When I first started getting the emails, I was confused by the different names in the from lines. For example, soon after I signed up to receive emails from Mitt Romney’s campaign, I received an email from Ann Romney. At first, I thought it was spam because I didn’t actually sign up for emails from Mrs. Romney. It threw me off until I decided to inspect the contents of the email.
Of course, I then realized that both campaigns do this. They send emails from multiple people involved with the campaigns. And while most of us recognize Mitt Romney, Barack Obama, Joe Biden and Paul Ryan, there are also emails coming from people that won’t be recognized by a large number of people. For example email comes from Katie Packer Gage (Deputy Campaign Manager for Romney) and Julianna Smoot (Deputy Campaign Manager for Obama). These are names that the average American isn’t going to know.
It seems to me, it would be more effective to have a consistent from line, so people know it’s email they requested. Then they could have the inside of the email start out with something like,
“Hey, it’s Katie Packer Gage here…”
But even then, these emails still don’t cut the muster. Sure, many people will actually believe that Obama, Mitt and the others have their laptops open and are typing out these messages personally…but plenty know it’s not the case. These emails just aren’t believable. They lack personality and voice.
Better writing could improve things to create a more personal message. Perhaps a short video message or something. A few second sound byte could go a long way. Even more photos in the emails would be good.
Of course, they’re not all horrible. Some include more details and really speak directly to the target audience. Here’s an excerpt from that email from Katie Packer Gage.
Whether you agree with the message in the above two emails or not, these are much better samples of writing . They show passion, they include details and they include reasons why. But these two examples aren’t the norm. Most are much like the Ann Romney email I posted above.
Disjointed Message / No Anticipation
Add to this, the emails from different both campaigns deliver a disjointed message. Powerful email marketing is a story…where one email leads to the next and your subscribers are waiting to see what’s next. This just isn’t happening.
However, there was an exception to this in the Romney emails on Sunday. Early in the day, there was an email addressed from Paul Ryan and then later in the day, it was then followed up with an email from Mitt Romney that said:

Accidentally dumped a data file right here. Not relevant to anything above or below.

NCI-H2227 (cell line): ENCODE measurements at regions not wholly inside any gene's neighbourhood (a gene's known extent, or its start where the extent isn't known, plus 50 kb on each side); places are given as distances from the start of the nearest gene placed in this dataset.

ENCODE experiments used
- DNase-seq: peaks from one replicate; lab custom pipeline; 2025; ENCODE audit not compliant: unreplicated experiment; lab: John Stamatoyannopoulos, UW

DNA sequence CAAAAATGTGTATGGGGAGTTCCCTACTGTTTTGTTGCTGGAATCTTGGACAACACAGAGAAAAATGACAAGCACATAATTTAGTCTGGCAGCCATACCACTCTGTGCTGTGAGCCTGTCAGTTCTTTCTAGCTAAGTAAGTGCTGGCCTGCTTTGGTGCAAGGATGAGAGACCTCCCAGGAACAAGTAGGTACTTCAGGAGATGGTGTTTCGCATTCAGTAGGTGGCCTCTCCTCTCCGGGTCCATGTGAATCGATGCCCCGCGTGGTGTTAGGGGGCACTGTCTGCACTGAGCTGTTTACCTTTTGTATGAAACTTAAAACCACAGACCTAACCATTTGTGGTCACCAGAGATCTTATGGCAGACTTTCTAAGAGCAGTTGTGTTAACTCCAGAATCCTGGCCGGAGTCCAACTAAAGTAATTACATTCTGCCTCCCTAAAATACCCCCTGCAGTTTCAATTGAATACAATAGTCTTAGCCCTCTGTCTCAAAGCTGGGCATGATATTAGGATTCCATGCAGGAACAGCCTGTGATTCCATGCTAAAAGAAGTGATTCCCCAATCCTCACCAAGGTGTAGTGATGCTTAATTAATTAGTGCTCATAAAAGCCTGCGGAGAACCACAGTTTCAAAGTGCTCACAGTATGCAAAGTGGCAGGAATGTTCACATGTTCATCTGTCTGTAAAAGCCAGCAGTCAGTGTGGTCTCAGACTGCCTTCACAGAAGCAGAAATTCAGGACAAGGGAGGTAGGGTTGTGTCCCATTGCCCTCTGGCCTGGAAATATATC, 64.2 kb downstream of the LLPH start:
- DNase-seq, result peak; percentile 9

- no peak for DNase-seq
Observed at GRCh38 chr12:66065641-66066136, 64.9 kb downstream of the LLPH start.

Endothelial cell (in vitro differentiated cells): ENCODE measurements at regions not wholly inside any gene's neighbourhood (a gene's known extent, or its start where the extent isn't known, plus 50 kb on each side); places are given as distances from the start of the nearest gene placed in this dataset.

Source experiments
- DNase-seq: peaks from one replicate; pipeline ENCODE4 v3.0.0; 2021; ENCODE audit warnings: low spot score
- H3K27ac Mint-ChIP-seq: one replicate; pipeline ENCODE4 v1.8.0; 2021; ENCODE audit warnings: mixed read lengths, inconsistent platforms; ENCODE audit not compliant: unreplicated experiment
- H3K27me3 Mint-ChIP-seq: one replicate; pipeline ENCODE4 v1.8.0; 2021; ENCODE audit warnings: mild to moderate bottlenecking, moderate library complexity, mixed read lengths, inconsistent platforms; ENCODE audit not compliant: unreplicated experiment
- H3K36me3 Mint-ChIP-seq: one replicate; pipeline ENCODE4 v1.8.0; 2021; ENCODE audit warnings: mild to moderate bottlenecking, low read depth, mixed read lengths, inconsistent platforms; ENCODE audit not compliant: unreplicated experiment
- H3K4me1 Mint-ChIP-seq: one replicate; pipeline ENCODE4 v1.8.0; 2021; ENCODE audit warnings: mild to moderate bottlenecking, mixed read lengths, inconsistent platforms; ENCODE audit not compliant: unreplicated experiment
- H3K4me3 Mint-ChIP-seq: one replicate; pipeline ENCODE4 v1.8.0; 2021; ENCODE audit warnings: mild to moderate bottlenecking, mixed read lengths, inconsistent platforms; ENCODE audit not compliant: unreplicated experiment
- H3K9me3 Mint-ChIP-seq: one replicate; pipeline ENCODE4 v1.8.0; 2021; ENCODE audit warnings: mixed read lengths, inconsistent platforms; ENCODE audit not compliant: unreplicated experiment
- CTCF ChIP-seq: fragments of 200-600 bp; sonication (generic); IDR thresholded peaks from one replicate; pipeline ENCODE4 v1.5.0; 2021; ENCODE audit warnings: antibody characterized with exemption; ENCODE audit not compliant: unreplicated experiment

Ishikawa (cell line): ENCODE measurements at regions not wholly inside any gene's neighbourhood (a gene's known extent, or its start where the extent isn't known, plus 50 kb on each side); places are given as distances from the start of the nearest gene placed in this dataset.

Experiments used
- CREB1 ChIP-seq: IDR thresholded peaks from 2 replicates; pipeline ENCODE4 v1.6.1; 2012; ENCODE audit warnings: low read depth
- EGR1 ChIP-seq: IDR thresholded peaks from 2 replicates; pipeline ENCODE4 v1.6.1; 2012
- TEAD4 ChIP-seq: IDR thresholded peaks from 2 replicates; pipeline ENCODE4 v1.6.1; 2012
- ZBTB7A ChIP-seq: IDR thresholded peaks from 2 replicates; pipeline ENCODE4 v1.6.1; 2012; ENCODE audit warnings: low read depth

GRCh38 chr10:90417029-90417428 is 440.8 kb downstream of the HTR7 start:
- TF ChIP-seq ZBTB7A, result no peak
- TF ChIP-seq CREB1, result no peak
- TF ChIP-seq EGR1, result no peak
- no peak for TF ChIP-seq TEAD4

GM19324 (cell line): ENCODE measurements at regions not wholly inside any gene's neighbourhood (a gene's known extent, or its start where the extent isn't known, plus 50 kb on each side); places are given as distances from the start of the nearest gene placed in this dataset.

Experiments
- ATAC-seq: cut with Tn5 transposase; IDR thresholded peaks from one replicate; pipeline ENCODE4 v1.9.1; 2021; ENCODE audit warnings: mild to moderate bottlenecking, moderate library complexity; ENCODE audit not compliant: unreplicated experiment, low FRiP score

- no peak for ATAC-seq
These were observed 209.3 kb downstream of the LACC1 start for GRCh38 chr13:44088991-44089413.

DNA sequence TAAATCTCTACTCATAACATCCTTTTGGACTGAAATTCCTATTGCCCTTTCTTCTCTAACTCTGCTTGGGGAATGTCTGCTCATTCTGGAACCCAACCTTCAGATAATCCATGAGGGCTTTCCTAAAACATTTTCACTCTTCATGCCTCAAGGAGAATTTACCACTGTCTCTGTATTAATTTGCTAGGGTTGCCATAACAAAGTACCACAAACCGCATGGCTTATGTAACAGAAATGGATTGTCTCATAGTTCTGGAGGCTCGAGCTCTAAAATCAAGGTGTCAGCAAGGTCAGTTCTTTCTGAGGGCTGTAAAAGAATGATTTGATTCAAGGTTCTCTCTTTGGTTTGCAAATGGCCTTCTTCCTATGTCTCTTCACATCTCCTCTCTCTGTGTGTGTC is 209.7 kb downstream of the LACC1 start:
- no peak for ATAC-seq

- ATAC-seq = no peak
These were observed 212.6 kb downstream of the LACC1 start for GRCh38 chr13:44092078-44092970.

There is a connection with these emails and it was a great follow up, but there was only a backward connection in this case. So while it created familiarity and added sincerity, it didn’t work to get people excited about the NEXT email. You’ve got to keep your readers interested, give them clues about what’s next so they’ll be waiting by their inbox to find out.
- Email Frequency: Both campaigns email frequently and that is probably a good thing. I know a lot of online business owners hesitate to email frequently, but it works. It helps you gain a loyal audience, but the drawback for a political campaign is that the less loyal drop off as you go along. In business email marketing, drop off is a good thing because you want to hone your list down to the most targeted people possible, but in politics it could be a Catch-22.
- Link Text: I noticed that in both campaigns, most of the emails had long strings of text in the links. This made the links hard to read. I’d test that with much shorter text strings, so it’s readable and the call to action is clear.
- Use of P.S.’s: Obama emails often included a P.S., which is an effective place to make an offer or another reason to donate. I didn’t notice the use in the Romney emails, but it is definitely something they should test if they haven’t already.
- Use of Photos: There were a photos in the emails both campaigns and more so, in the Obama emails. Photos can really grab attention and evoke emotion, so including more photos would probably produce a desirable result. But one thing I noticed was the images, were often lower down in the email. I’d put them higher up, so people can see them right away and are drawn into the emails.
For example, this picture below comes after several sentences and links to donate various amounts. Yes, links are important in email, but images can help you convey your message much more quickly…so make them prominent.
This next one places the image a bit higher up, but it’s probably because the message in this one happens to be short. But why they chose such a fuzzy picture, I’m not sure. Image quality definitely matters in capturing the attention of readers.
Sure, these guys are dealing with lists of millions, unlike you and me. We have to work hard to ensure the best results possible from our smaller lists because we have fewer people to work with. Perhaps, Obama and Romney can afford to make mistakes because their lists are so huge, but then again I really don’t think they can.